An Australian academic's Israeli boyfriend was the real reason she was detained by Iranian intelligence officers as she tried to leave the country on baseless spy claims.  Dr Kylie Moore-Gilbert was released in a reported prisoner swap deal early on Thursday morning after spending two years in some of Iran's most notorious jails.  Multiple diplomatic and senior government sources have confirmed that Dr Moore-Gilbert was stopped at Tehran airport in 2018 after authorities discovered she was in a relationship with an Israeli citizen, according to The Age.  Dr Kylie Moore-Gilbert (pictured) was released in a reported prisoner swap deal early on Thursday morning after spending two years in some of Iran's most notorious jails  Dr Moore-Gilbert (pictured) being transported to a waiting plane to leave Iran after her release on Thursday morning  The University of Melbourne lecturer was freed after more than six months of high level negotiations...
    If there’s been a day in his adult life that Donald Trump didn’t break the law, it was because he forgot or was too busy watching porn. To him, the law is something for other people to follow and for him to pervert and subvert with delays and motions and countersuits and people who’ll lie to cover up his lies. In a just world, he belonged in a prison cell decades ago. There’s nothing I’d love more than to see the whole family get sent up the river. Ivanka included. True, we do not live in a country that has made it a habit of sending pretty, rich blond women to prison, but if ever an exception might be made, it’s here. So it’s a pretty serious bummer to see Joe Biden’s aides leaking out through NBC News that he wants to move on and “move the country forward.” I...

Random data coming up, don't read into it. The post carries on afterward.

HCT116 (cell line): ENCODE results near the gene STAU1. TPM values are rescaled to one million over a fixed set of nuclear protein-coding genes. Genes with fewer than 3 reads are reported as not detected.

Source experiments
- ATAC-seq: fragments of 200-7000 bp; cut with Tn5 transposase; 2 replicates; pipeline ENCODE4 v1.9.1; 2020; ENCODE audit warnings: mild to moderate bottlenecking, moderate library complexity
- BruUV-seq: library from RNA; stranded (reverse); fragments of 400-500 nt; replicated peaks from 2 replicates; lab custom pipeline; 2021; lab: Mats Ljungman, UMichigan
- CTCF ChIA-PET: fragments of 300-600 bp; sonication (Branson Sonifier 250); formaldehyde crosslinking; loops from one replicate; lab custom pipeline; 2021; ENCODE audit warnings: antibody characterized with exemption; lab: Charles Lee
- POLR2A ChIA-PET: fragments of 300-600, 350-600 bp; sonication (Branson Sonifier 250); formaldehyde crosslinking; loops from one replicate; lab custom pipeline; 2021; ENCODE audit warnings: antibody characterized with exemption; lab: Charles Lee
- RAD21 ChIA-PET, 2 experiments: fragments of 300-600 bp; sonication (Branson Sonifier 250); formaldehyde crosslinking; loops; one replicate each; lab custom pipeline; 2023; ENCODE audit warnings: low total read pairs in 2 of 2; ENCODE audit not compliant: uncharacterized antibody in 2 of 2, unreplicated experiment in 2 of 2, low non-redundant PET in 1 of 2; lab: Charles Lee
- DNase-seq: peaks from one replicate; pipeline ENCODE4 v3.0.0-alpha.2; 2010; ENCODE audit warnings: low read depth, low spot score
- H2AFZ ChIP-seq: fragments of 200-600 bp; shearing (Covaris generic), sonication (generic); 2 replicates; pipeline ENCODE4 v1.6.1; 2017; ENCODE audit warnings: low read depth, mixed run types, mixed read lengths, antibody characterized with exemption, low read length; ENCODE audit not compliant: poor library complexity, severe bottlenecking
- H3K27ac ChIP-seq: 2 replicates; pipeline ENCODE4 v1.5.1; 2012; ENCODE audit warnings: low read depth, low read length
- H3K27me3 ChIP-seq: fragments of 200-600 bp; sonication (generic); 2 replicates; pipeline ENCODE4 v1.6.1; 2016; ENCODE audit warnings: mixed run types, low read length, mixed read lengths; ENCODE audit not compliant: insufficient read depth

NORTH TEXAS (CBSDFW.COM/AP) — A new report shows that more jail and prison staff and inmates in Texas have been infected and killed by COVID-19 than those of any other state’s criminal justice system. According to the report by the Lyndon B. Johnson School of Public Affairs at the University of Texas, at least 231 inmates and staff members have died of COVID-19 in Texas prisons and jails. The study also found that Texas inmates and staff tested positive for the coronavirus virus that causes COVID-19 at a 490% higher rate than the state’s general population. Also, nine Texas inmates approved for parole died in prison before their release. Federal prison facilities and Immigration and Customs Enforcement facilities were excluded from the analysis, the LBJ School said in a statement. “COVID-19 has had a devastating impact on prisons and jails across the country, and especially in Texas,” said Michele Deitch,...